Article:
To summarise, there are plenty of reasons why Nye should not debate Ham even if it’s assumed that Nye will win. Furthermore, there are plenty of ways for Nye to effectively lose even if he is right and Ham is wrong. On a pragmatic note, the simple fact that creationists everywhere are so eager for this debate to happen (and that Ham set it up in the first place) means that they expect their cause to benefit from it one way or another regardless of the arbitrated outcome (if there’s even a judge), and I don’t think they’re wrong. Nye shows no signs of pulling out, so I guess we’ll see what happens.

Update:
Well, Nye is generally accepted to have won the debate by a mile, but AiG received such a boost in financial support and apparent legitimacy that it is at least claiming that it’s secured the municipal bonds necessary to break ground on the Ark Encounter park. No surprises at all.

A Little More Than Kin, And Less Than “Kind”

Question from Anisa:
Is there any observable evidence of Darwinian evolution where there is a CHANGE OF KIND? By ‘KIND’, I mean from monkey to human etc. Not adaptation. CHANGE OF KIND.

Answer by SmartLX:
“Kind” in this context is used only by creationists as a pseudo-scientific term adapted from its use in the Book of Genesis, and a very inconsistently defined term at that. It has no place in actual biology, and nor does the Hebrew version “baramin”.

Regardless, there is plentiful evidence of the common descent of all living things, which means that no matter how you group them as separate “kinds” they are all descended from the same organisms, and their “kind” is irrelevant. Wikipedia has a comprehensive list here, ranging from geographical to genetic to morphological evidence, so I won’t cover it all redundantly.

You did ask the right question; “kind” seldom groups animals below the level of genus (except in the case of humans which are separated even from other apes in the genus Homo), so changes of that magnitude take far too long to be observed in a lifetime or even over all of recorded history. It is the evidence that is observed, not the full-scale phenomenon itself. That said, there have been many instances of observed speciation, where one species becomes two. You would dismiss such events as “adaptation”, as for instance a mouse becomes another kind of mouse, but there is no observed barrier to this process repeating and accumulating changes over sufficient time until the differences between relatives are greater than any “kind” could encompass. That a “kind” is a self-contained and somehow limited family is nothing more than an ill-informed assertion.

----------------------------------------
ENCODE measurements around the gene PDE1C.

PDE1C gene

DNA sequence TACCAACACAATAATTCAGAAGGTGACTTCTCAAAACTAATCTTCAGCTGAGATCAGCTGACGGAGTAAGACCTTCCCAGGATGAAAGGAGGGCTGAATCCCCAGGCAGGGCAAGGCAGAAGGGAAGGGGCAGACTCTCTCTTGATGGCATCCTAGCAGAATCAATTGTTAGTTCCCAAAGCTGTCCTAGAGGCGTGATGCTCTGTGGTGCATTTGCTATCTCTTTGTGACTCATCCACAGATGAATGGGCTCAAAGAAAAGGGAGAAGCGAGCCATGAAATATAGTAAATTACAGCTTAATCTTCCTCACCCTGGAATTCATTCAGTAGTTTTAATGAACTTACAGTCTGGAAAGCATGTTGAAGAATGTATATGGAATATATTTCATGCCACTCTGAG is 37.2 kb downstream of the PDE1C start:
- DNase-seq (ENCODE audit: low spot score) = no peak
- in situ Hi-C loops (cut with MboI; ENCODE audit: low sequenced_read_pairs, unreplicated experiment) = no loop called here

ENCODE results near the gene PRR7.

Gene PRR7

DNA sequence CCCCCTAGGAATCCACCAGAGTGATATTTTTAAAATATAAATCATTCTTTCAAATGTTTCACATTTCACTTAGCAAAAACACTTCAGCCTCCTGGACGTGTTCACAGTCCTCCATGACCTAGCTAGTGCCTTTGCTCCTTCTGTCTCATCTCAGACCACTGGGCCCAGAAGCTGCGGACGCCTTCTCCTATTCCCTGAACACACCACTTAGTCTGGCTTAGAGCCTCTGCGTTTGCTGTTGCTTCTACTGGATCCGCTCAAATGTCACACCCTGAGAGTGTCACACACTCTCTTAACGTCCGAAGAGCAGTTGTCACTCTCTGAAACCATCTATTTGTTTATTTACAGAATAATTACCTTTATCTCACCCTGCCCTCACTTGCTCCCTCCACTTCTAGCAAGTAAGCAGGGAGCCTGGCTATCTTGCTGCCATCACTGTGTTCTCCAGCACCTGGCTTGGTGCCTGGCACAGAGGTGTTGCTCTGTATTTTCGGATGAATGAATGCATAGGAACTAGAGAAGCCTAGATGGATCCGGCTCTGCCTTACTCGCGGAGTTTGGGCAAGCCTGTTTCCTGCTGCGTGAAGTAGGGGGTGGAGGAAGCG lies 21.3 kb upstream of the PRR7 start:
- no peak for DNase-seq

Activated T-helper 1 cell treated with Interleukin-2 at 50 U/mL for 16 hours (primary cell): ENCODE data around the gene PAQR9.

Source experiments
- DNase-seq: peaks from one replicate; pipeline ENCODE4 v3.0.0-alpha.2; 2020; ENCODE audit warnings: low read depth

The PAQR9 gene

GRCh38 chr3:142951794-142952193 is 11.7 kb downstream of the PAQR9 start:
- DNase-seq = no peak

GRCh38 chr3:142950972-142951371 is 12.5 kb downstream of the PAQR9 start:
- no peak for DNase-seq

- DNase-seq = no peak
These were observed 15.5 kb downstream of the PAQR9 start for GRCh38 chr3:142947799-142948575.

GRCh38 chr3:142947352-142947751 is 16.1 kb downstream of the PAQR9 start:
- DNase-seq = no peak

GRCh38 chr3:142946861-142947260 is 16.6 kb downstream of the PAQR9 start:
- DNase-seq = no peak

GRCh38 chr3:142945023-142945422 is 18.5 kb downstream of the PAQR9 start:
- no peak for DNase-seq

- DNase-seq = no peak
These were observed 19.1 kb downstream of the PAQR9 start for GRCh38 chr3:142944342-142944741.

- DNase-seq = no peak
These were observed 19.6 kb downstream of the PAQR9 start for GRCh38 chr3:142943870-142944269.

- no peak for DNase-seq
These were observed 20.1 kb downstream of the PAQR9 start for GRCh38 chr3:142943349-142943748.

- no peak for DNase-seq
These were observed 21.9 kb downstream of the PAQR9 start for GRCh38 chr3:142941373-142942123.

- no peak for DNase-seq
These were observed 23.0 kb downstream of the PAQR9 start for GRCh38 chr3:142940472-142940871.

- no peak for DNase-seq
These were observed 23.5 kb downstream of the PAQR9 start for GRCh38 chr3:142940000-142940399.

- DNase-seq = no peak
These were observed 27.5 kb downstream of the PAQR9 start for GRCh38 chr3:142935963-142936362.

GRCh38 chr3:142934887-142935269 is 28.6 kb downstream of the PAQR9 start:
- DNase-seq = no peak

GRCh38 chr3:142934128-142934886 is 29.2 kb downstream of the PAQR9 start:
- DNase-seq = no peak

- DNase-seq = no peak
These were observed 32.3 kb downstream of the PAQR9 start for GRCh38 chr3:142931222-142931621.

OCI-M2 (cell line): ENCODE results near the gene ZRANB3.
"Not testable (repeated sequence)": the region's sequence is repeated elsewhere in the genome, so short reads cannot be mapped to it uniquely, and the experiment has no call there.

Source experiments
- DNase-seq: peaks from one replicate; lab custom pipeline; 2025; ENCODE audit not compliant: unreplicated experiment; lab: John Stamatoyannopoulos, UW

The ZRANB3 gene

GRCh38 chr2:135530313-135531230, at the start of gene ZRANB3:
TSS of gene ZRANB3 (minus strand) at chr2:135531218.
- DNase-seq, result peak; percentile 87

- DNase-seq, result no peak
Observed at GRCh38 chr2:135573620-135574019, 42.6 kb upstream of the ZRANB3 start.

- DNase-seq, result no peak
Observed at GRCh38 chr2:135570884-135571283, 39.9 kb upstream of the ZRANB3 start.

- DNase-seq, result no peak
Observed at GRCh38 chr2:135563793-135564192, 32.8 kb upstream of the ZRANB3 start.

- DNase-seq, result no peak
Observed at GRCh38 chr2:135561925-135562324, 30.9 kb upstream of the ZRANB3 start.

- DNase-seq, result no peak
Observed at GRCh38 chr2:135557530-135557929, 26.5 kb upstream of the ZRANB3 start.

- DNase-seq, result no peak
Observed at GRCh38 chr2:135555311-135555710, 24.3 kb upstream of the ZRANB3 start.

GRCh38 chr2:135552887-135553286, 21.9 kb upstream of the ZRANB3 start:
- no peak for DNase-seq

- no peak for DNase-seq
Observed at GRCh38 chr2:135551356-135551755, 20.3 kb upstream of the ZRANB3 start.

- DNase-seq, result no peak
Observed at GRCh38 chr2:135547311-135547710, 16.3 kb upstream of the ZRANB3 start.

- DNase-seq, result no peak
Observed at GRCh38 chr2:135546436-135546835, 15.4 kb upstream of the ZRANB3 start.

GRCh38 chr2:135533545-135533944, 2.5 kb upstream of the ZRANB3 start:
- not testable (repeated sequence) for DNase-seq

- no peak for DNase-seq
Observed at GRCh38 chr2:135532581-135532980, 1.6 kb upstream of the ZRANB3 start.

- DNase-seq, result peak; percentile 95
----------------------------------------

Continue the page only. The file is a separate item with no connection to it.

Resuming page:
It’s Evolution, Baby

Question from Nichole:
So, I just have a couple questions for those atheists who believe in evolution or those who would call themselves Evolutionists. I’m really curious what you guys think about it. So here are my questions:

1. In your thinking, what is evolution? How would you define it?

2. What do you think is the strongest evidence for evolution?

3. What empirical evidence are you aware of supports evolution?

4. Is there anything about evolutionary theory that makes you wonder about its validity? If so, what?

5. Are you aware of scientific evidence (or mathematical probabilities) that suggests evolution may not be true? If so what?

Answer by SmartLX:
There’s already quite a lot about this on the site so do a search in the top right for ‘evolution’ and other obvious keywords, but there’s no harm retreading old ground. I gather from your language that you’re neither an atheist nor an “Evolutionist”, so everyone has to start somewhere. I’ve numbered your questions for easy reference.

1. Evolution simply means “gradual development”. The demands placed upon followers of the God of Abraham evolved between the Old and the New Testament, for example, when Jesus became a requisite object of worship. Of course what we’re really talking about here is the scientific theory of Darwinian evolution by natural selection, which says that the first primitive life on Earth multiplied and diversified into literally all of the modern forms of life, including plants, animals and humans.

The theory of evolution takes no position on where that initial life came from; that’s a whole other area of investigation. It passes no judgement on the morality of the phenomenon, if indeed morality can even be applied to it, though some scientists have their own opinions. (Even Darwin wrote that “nature is red in tooth and claw”.) It makes no pronouncements on how we ought to behave, as it is merely an explanation and not a set of rules or guidelines. All it does is describe the development of life in all its diversity and complexity, accurately as far as we can tell from the evidence.